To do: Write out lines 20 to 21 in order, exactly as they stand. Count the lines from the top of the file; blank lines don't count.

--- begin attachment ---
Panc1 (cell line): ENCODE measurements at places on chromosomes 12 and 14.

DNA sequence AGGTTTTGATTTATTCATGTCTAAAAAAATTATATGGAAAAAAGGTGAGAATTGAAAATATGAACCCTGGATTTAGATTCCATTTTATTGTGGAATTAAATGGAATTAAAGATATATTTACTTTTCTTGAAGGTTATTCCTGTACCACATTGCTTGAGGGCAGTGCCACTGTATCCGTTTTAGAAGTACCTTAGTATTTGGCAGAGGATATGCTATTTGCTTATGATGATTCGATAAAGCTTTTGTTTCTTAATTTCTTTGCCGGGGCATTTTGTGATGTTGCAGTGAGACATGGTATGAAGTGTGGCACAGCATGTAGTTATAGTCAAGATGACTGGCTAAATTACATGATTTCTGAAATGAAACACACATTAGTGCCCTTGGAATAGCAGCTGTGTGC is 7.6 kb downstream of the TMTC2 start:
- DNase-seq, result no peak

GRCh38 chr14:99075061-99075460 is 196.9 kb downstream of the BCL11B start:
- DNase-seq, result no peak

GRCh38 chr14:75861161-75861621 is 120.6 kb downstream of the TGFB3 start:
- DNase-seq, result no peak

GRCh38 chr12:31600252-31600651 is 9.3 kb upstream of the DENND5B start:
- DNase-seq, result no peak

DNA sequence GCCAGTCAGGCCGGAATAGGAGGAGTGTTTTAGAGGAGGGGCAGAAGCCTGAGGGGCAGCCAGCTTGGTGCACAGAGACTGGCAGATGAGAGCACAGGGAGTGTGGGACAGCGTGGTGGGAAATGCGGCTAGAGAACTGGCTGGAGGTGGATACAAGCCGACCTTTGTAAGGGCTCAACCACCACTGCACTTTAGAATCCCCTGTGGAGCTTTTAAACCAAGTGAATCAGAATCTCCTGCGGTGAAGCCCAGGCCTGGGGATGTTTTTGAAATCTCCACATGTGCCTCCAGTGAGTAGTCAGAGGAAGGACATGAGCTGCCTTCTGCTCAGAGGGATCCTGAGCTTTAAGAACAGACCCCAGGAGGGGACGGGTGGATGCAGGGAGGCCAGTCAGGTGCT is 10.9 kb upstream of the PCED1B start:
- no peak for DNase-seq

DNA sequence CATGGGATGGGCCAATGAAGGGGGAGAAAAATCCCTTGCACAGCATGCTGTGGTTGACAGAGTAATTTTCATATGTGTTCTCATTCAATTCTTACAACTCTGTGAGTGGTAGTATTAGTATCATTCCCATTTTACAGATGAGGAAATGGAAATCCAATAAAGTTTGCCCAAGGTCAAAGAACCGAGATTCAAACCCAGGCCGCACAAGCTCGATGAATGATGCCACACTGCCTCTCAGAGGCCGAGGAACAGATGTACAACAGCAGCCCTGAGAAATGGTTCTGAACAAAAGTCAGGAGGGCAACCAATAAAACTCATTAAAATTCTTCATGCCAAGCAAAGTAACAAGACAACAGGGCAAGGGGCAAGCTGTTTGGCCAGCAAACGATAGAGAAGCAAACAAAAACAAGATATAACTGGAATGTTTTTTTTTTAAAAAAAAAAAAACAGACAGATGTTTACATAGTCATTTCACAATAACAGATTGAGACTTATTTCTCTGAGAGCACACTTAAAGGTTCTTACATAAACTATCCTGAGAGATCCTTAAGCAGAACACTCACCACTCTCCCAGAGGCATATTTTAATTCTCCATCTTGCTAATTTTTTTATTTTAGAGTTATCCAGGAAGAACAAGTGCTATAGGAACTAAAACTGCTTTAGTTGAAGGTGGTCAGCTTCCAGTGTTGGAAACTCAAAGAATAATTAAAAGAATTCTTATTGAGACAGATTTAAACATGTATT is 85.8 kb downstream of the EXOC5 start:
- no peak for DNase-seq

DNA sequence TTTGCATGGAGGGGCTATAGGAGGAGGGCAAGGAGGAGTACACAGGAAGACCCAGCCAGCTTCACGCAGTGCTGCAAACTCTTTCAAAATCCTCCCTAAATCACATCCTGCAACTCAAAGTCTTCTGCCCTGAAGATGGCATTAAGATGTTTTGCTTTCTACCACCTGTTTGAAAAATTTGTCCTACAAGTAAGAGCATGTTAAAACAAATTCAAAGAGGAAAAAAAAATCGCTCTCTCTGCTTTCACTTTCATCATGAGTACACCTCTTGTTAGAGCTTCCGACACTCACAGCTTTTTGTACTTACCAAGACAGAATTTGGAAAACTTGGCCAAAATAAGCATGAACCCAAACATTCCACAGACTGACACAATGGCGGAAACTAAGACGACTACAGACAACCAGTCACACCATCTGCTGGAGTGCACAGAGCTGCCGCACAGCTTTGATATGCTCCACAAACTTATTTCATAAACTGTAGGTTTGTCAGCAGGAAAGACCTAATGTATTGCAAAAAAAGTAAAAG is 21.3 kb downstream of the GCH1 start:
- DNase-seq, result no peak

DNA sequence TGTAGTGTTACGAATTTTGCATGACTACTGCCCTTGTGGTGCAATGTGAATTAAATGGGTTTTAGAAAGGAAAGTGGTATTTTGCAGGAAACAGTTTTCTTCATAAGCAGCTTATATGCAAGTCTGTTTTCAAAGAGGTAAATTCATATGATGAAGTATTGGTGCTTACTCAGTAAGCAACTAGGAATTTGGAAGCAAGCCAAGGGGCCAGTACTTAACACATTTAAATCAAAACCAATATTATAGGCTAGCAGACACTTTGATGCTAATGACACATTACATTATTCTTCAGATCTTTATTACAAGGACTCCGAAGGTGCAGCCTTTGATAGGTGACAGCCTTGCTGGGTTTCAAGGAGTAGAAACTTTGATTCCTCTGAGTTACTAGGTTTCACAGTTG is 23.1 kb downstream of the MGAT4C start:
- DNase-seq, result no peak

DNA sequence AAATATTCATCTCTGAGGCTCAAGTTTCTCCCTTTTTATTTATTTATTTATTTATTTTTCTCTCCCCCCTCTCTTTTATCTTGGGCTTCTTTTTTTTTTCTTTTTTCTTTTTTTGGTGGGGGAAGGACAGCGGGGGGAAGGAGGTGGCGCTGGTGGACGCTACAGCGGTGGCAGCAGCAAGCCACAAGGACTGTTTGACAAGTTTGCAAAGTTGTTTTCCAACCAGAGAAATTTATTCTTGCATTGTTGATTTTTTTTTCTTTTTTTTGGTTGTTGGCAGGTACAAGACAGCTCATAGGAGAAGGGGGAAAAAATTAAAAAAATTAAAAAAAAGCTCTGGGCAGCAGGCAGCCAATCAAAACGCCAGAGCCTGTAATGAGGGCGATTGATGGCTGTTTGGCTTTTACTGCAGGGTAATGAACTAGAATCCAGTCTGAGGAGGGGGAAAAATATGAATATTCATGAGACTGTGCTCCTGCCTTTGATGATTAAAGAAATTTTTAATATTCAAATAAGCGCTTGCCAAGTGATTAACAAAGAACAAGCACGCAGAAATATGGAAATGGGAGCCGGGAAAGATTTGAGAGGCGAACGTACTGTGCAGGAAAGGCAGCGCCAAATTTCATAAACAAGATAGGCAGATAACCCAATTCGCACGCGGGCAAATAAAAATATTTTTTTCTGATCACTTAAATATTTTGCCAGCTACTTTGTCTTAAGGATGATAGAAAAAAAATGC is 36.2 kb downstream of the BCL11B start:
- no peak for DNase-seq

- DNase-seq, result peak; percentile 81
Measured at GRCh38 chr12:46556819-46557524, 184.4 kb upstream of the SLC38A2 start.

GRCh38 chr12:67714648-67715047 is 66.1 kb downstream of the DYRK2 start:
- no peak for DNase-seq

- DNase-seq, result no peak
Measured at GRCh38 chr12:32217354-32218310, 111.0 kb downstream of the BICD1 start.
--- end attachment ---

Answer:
- DNase-seq, result peak; percentile 81
Measured at GRCh38 chr12:46556819-46557524, 184.4 kb upstream of the SLC38A2 start.